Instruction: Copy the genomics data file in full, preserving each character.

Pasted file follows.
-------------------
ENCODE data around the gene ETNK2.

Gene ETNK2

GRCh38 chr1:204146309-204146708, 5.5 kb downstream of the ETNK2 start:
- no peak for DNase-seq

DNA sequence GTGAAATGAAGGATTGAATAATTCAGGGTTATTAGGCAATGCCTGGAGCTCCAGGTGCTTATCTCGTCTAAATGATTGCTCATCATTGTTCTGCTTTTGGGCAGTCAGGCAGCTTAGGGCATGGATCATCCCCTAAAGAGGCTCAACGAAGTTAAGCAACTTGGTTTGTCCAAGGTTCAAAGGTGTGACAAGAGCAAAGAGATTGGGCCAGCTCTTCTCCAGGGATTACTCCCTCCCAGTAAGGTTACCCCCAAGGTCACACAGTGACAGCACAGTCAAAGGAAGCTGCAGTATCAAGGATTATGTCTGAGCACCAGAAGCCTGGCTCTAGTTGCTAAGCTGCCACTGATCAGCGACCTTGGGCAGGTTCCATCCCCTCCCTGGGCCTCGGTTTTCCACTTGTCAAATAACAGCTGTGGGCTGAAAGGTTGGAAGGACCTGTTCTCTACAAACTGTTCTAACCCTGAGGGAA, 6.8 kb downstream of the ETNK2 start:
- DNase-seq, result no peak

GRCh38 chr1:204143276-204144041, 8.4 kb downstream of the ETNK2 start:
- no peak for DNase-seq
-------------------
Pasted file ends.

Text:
ENCODE data around the gene ETNK2.

Gene ETNK2

GRCh38 chr1:204146309-204146708, 5.5 kb downstream of the ETNK2 start:
- no peak for DNase-seq

DNA sequence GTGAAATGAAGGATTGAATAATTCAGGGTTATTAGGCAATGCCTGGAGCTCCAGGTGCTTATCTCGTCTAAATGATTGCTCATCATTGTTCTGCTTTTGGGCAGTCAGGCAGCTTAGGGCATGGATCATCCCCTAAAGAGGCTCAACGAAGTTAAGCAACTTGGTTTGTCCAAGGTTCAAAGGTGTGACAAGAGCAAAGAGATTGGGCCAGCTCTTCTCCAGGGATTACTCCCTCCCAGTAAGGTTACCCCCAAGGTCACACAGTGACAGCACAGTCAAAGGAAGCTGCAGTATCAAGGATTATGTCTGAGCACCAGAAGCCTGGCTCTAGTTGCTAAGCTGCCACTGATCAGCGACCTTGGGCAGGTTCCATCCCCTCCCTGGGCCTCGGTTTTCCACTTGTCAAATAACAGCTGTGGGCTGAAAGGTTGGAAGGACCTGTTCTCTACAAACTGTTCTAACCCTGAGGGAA, 6.8 kb downstream of the ETNK2 start:
- DNase-seq, result no peak

GRCh38 chr1:204143276-204144041, 8.4 kb downstream of the ETNK2 start:
- no peak for DNase-seq